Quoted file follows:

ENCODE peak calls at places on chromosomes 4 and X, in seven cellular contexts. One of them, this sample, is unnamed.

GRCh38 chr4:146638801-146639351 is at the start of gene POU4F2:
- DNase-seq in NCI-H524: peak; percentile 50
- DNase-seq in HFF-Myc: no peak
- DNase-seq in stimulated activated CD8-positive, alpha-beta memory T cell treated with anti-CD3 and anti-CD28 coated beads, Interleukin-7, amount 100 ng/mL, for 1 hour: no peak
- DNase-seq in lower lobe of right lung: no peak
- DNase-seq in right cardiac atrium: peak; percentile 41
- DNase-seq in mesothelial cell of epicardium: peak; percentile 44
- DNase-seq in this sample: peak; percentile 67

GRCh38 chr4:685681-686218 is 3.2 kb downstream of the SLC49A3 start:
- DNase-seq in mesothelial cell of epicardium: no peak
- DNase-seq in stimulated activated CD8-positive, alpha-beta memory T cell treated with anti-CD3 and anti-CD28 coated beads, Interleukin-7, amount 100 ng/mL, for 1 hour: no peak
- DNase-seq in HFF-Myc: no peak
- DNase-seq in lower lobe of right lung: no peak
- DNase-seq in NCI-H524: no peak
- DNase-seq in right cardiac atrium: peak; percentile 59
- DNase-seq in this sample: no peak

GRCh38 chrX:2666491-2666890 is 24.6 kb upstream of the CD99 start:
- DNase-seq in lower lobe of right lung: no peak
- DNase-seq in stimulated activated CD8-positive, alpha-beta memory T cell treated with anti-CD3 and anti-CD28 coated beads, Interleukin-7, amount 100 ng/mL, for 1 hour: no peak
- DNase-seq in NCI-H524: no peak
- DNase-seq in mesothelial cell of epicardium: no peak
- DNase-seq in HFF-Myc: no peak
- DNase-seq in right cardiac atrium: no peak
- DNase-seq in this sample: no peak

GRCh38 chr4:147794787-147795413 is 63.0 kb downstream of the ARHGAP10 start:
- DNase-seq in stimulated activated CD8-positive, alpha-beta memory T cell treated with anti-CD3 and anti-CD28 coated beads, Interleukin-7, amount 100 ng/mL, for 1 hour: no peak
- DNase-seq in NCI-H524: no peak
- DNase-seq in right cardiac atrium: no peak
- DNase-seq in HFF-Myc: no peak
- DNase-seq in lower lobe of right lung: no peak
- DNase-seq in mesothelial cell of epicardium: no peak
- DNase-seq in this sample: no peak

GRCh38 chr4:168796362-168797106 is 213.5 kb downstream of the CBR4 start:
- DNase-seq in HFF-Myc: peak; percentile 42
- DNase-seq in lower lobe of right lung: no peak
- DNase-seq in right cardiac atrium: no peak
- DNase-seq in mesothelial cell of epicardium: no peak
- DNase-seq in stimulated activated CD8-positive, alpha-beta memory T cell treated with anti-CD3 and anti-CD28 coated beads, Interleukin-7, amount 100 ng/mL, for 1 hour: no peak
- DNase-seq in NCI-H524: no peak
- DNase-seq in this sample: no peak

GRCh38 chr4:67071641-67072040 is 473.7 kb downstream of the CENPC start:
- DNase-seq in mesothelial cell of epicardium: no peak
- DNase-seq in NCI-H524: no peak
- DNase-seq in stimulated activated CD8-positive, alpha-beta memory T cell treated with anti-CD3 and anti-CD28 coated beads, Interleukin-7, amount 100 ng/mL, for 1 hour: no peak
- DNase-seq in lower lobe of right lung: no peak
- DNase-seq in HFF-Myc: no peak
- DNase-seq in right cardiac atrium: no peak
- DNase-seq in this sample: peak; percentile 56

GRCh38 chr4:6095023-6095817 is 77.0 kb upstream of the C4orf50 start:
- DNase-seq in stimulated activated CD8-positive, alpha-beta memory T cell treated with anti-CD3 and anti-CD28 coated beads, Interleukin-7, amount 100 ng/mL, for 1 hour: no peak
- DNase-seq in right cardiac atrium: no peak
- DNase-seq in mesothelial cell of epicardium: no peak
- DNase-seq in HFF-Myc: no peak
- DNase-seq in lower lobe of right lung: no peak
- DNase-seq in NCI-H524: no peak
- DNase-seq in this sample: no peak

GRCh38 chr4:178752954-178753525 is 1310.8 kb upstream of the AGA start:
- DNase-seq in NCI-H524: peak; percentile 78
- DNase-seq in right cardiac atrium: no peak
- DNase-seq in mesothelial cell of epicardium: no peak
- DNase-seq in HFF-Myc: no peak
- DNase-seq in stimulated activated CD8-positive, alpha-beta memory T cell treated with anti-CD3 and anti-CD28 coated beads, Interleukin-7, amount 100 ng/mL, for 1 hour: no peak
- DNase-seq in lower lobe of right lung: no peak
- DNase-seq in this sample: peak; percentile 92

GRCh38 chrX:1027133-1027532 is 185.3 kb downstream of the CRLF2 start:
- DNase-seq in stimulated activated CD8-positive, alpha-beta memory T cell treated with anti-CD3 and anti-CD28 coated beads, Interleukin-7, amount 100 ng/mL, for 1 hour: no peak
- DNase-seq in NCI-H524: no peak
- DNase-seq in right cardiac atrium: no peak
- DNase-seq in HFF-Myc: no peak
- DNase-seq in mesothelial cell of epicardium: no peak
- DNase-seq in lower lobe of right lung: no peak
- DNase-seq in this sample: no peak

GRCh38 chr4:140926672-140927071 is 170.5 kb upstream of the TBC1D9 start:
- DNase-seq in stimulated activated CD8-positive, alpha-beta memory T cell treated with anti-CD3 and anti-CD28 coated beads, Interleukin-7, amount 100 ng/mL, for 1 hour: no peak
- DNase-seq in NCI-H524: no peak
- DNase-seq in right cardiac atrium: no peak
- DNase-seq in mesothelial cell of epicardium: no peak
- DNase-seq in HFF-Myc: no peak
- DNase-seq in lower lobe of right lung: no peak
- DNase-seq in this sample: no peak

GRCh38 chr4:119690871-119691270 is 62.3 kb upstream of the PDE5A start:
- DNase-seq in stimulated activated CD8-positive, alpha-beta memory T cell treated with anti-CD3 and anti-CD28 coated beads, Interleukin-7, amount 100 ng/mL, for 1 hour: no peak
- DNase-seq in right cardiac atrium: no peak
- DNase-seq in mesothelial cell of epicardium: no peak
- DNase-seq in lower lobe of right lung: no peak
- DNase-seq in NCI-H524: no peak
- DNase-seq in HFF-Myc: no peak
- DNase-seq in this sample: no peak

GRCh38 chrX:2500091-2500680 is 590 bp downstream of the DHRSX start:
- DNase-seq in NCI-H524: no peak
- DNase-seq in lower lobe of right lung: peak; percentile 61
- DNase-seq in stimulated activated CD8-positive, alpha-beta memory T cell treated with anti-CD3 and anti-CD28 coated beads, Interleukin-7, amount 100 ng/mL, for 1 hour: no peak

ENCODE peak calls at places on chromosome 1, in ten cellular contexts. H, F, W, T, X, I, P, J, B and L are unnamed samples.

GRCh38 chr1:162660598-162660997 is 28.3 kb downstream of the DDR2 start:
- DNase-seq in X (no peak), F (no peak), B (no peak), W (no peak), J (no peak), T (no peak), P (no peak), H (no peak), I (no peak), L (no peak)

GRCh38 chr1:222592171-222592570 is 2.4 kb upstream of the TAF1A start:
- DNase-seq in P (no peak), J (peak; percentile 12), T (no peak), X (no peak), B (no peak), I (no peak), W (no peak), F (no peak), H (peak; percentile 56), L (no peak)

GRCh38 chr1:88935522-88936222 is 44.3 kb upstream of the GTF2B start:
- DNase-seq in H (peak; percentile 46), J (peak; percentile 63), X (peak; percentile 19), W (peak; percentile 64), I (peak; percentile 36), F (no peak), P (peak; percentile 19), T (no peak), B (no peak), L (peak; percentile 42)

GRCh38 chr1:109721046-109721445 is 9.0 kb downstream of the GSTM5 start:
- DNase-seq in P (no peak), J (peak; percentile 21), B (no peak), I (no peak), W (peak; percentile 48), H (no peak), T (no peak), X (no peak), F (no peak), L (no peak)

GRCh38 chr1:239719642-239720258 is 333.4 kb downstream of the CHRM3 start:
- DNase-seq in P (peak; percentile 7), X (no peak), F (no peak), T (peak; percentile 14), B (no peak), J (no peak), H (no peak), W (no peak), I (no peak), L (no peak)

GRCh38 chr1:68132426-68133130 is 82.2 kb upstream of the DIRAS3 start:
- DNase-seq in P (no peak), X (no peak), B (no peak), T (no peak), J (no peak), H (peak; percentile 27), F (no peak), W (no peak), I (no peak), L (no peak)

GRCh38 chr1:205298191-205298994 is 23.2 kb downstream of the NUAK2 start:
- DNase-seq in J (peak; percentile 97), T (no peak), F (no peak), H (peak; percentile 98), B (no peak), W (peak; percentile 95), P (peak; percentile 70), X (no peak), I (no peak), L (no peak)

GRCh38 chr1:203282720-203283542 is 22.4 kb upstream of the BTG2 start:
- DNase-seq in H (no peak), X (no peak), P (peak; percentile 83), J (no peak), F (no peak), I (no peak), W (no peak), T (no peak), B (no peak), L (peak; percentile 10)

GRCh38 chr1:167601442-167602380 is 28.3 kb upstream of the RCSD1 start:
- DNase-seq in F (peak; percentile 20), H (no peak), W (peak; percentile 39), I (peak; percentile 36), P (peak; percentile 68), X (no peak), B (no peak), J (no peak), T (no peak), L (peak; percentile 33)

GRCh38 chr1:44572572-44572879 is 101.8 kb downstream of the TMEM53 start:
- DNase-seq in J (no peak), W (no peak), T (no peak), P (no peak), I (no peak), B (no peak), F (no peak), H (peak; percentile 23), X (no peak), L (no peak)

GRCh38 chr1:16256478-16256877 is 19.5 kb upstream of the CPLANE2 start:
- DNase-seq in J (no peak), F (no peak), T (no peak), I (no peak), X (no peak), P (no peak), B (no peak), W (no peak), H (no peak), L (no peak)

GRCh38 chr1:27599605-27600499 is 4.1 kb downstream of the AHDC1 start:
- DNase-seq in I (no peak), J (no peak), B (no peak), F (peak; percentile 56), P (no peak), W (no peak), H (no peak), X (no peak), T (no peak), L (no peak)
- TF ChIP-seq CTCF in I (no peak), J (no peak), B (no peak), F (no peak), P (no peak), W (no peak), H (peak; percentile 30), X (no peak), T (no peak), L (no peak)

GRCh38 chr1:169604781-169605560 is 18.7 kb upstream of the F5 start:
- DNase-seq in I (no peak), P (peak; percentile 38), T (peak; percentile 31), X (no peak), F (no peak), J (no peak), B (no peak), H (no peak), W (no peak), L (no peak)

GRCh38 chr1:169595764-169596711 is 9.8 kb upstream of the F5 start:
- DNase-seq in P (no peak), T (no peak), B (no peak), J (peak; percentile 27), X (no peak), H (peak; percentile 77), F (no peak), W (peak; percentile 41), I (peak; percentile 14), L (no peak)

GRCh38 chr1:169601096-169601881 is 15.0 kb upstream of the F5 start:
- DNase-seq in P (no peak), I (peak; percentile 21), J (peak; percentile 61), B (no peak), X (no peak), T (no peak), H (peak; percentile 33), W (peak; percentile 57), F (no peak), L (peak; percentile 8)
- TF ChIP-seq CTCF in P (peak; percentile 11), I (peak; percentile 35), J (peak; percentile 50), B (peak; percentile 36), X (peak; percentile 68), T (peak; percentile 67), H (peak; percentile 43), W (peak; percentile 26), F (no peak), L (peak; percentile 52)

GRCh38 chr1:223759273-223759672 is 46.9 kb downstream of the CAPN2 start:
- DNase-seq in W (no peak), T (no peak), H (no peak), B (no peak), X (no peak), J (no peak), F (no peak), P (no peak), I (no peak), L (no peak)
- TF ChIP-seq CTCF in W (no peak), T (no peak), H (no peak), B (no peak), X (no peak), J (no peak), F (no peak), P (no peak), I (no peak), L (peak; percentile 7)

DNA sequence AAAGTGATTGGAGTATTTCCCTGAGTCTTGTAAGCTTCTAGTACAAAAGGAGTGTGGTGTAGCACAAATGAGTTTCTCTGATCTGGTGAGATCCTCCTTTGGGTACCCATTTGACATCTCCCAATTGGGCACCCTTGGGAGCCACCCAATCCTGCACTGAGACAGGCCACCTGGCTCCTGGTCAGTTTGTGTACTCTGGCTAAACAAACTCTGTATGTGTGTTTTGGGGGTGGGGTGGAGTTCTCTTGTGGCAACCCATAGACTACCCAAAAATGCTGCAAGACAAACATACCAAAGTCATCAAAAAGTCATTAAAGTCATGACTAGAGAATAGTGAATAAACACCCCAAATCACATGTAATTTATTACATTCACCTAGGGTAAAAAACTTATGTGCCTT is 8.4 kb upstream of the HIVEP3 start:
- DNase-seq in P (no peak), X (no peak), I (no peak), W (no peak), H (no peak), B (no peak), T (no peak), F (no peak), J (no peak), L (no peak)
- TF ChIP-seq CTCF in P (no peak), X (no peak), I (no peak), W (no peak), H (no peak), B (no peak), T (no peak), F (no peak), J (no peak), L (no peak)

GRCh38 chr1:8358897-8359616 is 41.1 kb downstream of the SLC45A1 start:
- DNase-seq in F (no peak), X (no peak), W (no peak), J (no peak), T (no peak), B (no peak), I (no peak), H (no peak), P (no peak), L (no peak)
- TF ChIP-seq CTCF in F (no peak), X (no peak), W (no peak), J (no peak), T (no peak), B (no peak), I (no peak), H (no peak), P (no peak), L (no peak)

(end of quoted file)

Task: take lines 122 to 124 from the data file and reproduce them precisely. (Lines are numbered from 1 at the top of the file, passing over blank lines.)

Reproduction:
GRCh38 chr1:169595764-169596711 is 9.8 kb upstream of the F5 start:
- DNase-seq in P (no peak), T (no peak), B (no peak), J (peak; percentile 27), X (no peak), H (peak; percentile 77), F (no peak), W (peak; percentile 41), I (peak; percentile 14), L (no peak)

GRCh38 chr1:169601096-169601881 is 15.0 kb upstream of the F5 start: